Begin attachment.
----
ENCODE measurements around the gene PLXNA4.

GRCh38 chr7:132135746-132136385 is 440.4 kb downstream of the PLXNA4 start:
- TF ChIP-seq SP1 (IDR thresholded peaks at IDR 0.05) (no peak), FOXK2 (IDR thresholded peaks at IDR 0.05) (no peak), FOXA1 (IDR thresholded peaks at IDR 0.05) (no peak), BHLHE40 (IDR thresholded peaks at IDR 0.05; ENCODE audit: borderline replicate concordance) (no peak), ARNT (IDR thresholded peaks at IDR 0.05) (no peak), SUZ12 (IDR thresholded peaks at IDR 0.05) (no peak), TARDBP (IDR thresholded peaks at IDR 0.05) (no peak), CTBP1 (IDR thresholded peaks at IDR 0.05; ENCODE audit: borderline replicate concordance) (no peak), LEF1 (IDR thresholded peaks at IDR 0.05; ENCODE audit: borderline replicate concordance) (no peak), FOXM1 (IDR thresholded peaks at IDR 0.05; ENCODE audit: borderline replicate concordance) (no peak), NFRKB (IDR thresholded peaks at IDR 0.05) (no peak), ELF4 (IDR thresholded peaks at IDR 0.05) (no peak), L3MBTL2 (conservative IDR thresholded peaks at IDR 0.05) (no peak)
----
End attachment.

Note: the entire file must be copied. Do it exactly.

ENCODE measurements around the gene PLXNA4.

GRCh38 chr7:132135746-132136385 is 440.4 kb downstream of the PLXNA4 start:
- TF ChIP-seq SP1 (IDR thresholded peaks at IDR 0.05) (no peak), FOXK2 (IDR thresholded peaks at IDR 0.05) (no peak), FOXA1 (IDR thresholded peaks at IDR 0.05) (no peak), BHLHE40 (IDR thresholded peaks at IDR 0.05; ENCODE audit: borderline replicate concordance) (no peak), ARNT (IDR thresholded peaks at IDR 0.05) (no peak), SUZ12 (IDR thresholded peaks at IDR 0.05) (no peak), TARDBP (IDR thresholded peaks at IDR 0.05) (no peak), CTBP1 (IDR thresholded peaks at IDR 0.05; ENCODE audit: borderline replicate concordance) (no peak), LEF1 (IDR thresholded peaks at IDR 0.05; ENCODE audit: borderline replicate concordance) (no peak), FOXM1 (IDR thresholded peaks at IDR 0.05; ENCODE audit: borderline replicate concordance) (no peak), NFRKB (IDR thresholded peaks at IDR 0.05) (no peak), ELF4 (IDR thresholded peaks at IDR 0.05) (no peak), L3MBTL2 (conservative IDR thresholded peaks at IDR 0.05) (no peak)